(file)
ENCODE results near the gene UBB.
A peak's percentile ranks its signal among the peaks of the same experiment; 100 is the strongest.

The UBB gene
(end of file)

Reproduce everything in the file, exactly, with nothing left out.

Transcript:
ENCODE results near the gene UBB.
A peak's percentile ranks its signal among the peaks of the same experiment; 100 is the strongest.

The UBB gene